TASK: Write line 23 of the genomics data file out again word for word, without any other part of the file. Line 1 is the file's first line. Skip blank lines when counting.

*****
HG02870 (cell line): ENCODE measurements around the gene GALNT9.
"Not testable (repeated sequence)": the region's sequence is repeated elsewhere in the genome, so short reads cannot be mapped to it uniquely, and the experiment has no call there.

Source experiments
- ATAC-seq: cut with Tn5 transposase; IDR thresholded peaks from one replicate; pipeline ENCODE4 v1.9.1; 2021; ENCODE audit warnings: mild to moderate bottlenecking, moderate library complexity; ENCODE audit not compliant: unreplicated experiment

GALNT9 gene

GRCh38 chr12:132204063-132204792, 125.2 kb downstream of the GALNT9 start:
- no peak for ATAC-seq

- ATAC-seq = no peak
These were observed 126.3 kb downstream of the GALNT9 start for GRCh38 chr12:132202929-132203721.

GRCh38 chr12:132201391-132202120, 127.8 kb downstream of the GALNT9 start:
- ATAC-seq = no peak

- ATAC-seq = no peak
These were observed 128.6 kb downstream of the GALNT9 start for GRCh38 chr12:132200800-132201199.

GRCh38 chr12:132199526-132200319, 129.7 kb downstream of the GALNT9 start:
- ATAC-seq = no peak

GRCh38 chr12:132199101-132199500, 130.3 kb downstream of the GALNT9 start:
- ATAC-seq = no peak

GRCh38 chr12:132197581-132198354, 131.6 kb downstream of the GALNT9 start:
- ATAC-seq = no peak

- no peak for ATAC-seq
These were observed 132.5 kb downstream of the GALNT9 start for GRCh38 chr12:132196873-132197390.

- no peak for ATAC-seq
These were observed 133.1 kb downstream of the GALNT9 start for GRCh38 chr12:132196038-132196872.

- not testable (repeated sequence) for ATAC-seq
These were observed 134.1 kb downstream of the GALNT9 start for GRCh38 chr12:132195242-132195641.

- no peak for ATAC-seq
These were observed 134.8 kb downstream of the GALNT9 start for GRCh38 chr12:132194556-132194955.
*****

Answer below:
These were observed 133.1 kb downstream of the GALNT9 start for GRCh38 chr12:132196038-132196872.